Day 24 [Udaipur] Let It Rain

THE MONSOON BRINGS RAIN, BUT RAIN BRINGS DIFFERENT MEANING IN DIFFERENT PLACES. While Delhi and Ladakh suffer from floods and landslides, Jaisalmer and Jodhpur celebrate the end of a nine year drought with tall millet fields and full wells. The romantic city of Udaipur blooms best during monsoon. The lakes are full and the banks blossom with green grass and cheerful flowers. During the previous drought years, the Lake Picchola was once so dry, elephants and jeeps replace ferries when crossing to to the islands.

When rain is plentiful, a nearby lake, Fateh Sagar becomes a favorite hang out for lovebirds. This lake has a musical fountain show every evening and visitors get to enjoy the lake views as well as the neighboring hills. Lovestruck couples can then rent a pedal ferry for two, and cycle their way deep into the heart of the lake. Singles like me, can watch from ashore, and imagine how Fateh Sagar works its magic.

“You are lucky to be here during rain, Udaipur is most beautiful now,” says Jai’s niece, a smart young lady majoring in Pharmacy. I do agree with her because the rain-washed marble pillars of the City Palace looks translucent and mystical. The palace is built by Maharana Udai Mirza Singh and uses marble as well as colored glass and semi-precious stones extensively. The complex itself is very spacious and in it containing several top end hotels as well as good quality souvenir shops. The view from the top of the palace takes in most of Lake Picchola, the two islands and the varied buildings in the city. Although the museum is less informative than the ones I’ve been to, it wins with its spectacular views of the lake.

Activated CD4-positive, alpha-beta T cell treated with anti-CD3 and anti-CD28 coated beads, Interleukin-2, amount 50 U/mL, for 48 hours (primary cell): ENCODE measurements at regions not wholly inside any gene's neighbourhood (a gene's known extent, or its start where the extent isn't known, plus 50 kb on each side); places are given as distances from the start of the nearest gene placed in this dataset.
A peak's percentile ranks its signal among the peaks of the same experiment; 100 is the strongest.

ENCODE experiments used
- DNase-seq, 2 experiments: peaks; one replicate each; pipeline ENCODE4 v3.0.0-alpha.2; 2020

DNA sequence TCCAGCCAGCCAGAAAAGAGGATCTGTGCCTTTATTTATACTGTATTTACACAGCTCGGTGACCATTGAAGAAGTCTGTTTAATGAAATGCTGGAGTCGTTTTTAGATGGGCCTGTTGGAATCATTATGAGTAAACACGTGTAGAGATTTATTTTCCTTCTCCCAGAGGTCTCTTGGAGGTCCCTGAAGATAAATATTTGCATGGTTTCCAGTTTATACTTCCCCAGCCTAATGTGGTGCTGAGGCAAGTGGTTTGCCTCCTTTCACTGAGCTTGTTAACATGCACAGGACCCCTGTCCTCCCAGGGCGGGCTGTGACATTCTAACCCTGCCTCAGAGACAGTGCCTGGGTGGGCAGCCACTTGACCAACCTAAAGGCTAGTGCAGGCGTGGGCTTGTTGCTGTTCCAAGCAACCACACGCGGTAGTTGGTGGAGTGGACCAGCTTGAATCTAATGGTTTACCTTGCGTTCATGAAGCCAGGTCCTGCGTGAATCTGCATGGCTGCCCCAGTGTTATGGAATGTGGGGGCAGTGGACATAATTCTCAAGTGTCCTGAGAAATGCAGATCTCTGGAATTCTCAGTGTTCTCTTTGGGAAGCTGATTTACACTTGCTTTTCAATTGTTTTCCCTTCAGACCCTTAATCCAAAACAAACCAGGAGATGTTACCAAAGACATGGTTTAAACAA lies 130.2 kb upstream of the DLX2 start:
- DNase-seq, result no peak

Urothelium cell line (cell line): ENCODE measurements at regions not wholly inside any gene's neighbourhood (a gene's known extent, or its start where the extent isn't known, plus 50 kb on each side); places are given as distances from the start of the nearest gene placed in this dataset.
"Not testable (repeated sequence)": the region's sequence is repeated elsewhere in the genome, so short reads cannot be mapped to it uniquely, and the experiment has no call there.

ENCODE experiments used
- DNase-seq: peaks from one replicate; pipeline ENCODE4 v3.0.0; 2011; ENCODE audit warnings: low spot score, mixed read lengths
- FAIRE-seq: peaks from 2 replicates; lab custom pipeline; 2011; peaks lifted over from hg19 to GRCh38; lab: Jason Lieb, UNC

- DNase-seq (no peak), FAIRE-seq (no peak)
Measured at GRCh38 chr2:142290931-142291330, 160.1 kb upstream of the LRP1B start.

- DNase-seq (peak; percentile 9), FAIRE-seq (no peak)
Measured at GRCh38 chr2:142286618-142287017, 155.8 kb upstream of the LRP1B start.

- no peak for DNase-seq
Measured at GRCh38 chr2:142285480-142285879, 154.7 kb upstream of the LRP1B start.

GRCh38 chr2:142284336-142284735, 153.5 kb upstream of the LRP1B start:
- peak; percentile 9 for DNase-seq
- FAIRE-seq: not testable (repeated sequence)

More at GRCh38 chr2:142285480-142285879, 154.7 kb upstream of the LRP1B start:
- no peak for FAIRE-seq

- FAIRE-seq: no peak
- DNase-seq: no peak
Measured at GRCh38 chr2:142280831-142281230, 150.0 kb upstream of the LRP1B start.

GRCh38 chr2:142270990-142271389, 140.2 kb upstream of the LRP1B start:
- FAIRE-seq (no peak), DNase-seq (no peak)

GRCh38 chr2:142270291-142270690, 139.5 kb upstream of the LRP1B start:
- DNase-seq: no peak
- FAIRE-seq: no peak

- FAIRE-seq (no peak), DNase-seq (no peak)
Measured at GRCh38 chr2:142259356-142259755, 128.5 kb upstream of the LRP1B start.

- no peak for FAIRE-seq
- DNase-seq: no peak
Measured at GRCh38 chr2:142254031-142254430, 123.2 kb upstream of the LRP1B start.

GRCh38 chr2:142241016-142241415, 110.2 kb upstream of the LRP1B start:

The hilly steep streets of Udaipur are mostly filled with artsy galleries and shops selling miniature paintings. Udaipur is one of the centers for creative arts in Rajasthan and here traditional and contemporary artists live side by side in perfect harmony. The streets lead to several bridges that cross the lake to Hanuman Ghat. To be here in Udaipur and not feel its romance is like to be in India and not feel its heat. Lovestruck or not, I pray that rain falls here always, as Udaipur needs its rain more than anywhere else.

Thanks to the monsoon, Lake Picchola is filled to the rim this year

 

A small gusting fountain in the middle of Fateh Sagar, a lake frequented by locals

 

A lazy pig on the road

 

A very peculiar toilet – only for urinating I guess

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